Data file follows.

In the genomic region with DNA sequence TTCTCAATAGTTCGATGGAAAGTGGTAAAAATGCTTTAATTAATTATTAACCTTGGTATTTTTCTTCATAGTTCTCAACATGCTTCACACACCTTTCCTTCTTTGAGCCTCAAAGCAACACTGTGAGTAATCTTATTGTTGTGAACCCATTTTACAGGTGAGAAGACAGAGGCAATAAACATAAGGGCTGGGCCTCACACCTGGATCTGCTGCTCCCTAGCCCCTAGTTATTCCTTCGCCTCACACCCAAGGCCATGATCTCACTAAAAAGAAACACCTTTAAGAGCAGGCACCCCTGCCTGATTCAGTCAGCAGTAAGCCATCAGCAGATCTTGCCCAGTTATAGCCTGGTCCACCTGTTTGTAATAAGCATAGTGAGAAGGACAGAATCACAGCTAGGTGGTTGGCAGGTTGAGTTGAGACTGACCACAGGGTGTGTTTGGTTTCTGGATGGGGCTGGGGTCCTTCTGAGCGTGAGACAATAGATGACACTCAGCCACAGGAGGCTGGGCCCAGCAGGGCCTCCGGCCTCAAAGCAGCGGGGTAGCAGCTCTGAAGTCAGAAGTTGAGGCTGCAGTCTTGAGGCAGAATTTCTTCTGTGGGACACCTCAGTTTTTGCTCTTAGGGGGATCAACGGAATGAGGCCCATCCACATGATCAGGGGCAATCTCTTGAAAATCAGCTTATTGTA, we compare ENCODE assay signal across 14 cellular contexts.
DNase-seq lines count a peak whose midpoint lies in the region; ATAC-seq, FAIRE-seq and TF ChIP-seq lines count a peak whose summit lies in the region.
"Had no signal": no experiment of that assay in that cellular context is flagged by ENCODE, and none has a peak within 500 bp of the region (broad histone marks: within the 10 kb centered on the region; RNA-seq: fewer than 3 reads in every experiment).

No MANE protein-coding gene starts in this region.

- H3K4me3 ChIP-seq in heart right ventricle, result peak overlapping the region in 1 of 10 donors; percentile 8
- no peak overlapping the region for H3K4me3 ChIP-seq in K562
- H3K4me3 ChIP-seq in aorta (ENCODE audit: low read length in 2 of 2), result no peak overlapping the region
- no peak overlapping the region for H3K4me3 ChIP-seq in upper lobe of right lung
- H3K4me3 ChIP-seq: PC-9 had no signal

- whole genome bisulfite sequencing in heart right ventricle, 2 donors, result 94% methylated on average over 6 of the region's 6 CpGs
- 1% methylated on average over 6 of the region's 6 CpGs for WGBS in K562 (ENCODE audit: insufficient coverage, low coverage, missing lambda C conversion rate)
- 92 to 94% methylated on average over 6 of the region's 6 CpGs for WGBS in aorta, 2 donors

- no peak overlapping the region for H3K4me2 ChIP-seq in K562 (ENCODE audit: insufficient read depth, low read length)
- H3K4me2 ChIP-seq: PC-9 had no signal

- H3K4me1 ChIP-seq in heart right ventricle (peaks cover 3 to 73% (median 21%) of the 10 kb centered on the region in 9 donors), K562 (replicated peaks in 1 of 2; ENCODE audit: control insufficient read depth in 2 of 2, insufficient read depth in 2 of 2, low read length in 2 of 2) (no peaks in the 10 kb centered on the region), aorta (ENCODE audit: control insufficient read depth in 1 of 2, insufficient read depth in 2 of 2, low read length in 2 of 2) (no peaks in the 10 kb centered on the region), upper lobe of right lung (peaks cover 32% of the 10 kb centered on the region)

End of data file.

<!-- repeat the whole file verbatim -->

In the genomic region with DNA sequence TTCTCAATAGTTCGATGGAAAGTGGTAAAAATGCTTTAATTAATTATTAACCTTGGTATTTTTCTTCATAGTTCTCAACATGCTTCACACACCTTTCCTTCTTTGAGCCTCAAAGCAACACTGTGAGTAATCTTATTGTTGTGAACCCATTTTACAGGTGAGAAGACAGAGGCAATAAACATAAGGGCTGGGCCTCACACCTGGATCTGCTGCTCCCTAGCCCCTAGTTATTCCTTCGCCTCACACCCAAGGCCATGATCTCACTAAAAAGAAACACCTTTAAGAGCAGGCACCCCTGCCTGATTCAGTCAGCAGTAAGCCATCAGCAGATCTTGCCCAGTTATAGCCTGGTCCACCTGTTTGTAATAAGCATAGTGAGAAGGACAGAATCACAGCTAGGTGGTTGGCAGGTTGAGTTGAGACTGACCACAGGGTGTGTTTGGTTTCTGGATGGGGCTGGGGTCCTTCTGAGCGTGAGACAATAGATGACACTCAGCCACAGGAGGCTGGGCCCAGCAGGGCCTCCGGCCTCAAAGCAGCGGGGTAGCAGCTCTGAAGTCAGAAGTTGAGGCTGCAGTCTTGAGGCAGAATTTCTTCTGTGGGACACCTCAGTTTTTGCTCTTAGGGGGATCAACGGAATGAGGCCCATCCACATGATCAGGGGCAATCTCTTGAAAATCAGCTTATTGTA, we compare ENCODE assay signal across 14 cellular contexts.
DNase-seq lines count a peak whose midpoint lies in the region; ATAC-seq, FAIRE-seq and TF ChIP-seq lines count a peak whose summit lies in the region.
"Had no signal": no experiment of that assay in that cellular context is flagged by ENCODE, and none has a peak within 500 bp of the region (broad histone marks: within the 10 kb centered on the region; RNA-seq: fewer than 3 reads in every experiment).

No MANE protein-coding gene starts in this region.

- H3K4me3 ChIP-seq in heart right ventricle, result peak overlapping the region in 1 of 10 donors; percentile 8
- no peak overlapping the region for H3K4me3 ChIP-seq in K562
- H3K4me3 ChIP-seq in aorta (ENCODE audit: low read length in 2 of 2), result no peak overlapping the region
- no peak overlapping the region for H3K4me3 ChIP-seq in upper lobe of right lung
- H3K4me3 ChIP-seq: PC-9 had no signal

- whole genome bisulfite sequencing in heart right ventricle, 2 donors, result 94% methylated on average over 6 of the region's 6 CpGs
- 1% methylated on average over 6 of the region's 6 CpGs for WGBS in K562 (ENCODE audit: insufficient coverage, low coverage, missing lambda C conversion rate)
- 92 to 94% methylated on average over 6 of the region's 6 CpGs for WGBS in aorta, 2 donors

- no peak overlapping the region for H3K4me2 ChIP-seq in K562 (ENCODE audit: insufficient read depth, low read length)
- H3K4me2 ChIP-seq: PC-9 had no signal

- H3K4me1 ChIP-seq in heart right ventricle (peaks cover 3 to 73% (median 21%) of the 10 kb centered on the region in 9 donors), K562 (replicated peaks in 1 of 2; ENCODE audit: control insufficient read depth in 2 of 2, insufficient read depth in 2 of 2, low read length in 2 of 2) (no peaks in the 10 kb centered on the region), aorta (ENCODE audit: control insufficient read depth in 1 of 2, insufficient read depth in 2 of 2, low read length in 2 of 2) (no peaks in the 10 kb centered on the region), upper lobe of right lung (peaks cover 32% of the 10 kb centered on the region)